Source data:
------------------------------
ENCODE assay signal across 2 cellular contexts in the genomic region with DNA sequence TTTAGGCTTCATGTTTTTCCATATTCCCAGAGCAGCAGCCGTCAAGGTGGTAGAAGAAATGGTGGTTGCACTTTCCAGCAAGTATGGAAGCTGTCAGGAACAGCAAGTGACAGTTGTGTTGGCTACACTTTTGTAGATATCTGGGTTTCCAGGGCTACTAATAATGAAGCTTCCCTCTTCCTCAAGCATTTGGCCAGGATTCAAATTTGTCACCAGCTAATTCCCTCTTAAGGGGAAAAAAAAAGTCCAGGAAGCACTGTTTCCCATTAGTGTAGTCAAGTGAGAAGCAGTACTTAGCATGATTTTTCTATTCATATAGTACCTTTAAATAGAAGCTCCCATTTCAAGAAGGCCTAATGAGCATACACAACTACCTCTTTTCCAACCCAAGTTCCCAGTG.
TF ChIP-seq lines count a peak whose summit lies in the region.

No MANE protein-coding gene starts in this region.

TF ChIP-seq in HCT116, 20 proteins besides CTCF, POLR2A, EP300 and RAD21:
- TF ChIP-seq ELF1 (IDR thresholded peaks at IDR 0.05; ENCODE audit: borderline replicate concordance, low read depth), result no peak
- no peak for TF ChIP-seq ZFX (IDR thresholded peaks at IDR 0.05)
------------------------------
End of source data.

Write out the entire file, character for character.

ENCODE assay signal across 2 cellular contexts in the genomic region with DNA sequence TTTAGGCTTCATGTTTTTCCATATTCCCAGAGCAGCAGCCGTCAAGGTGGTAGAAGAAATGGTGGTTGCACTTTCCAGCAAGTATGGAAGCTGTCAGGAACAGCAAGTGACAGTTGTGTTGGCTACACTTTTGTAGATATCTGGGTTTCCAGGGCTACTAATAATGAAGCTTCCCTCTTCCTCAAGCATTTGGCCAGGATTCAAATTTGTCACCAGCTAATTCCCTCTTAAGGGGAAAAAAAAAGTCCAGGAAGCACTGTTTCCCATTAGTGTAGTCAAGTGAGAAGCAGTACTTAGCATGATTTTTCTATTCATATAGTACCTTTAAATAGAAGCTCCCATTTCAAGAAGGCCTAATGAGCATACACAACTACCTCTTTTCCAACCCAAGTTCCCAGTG.
TF ChIP-seq lines count a peak whose summit lies in the region.

No MANE protein-coding gene starts in this region.

TF ChIP-seq in HCT116, 20 proteins besides CTCF, POLR2A, EP300 and RAD21:
- TF ChIP-seq ELF1 (IDR thresholded peaks at IDR 0.05; ENCODE audit: borderline replicate concordance, low read depth), result no peak
- no peak for TF ChIP-seq ZFX (IDR thresholded peaks at IDR 0.05)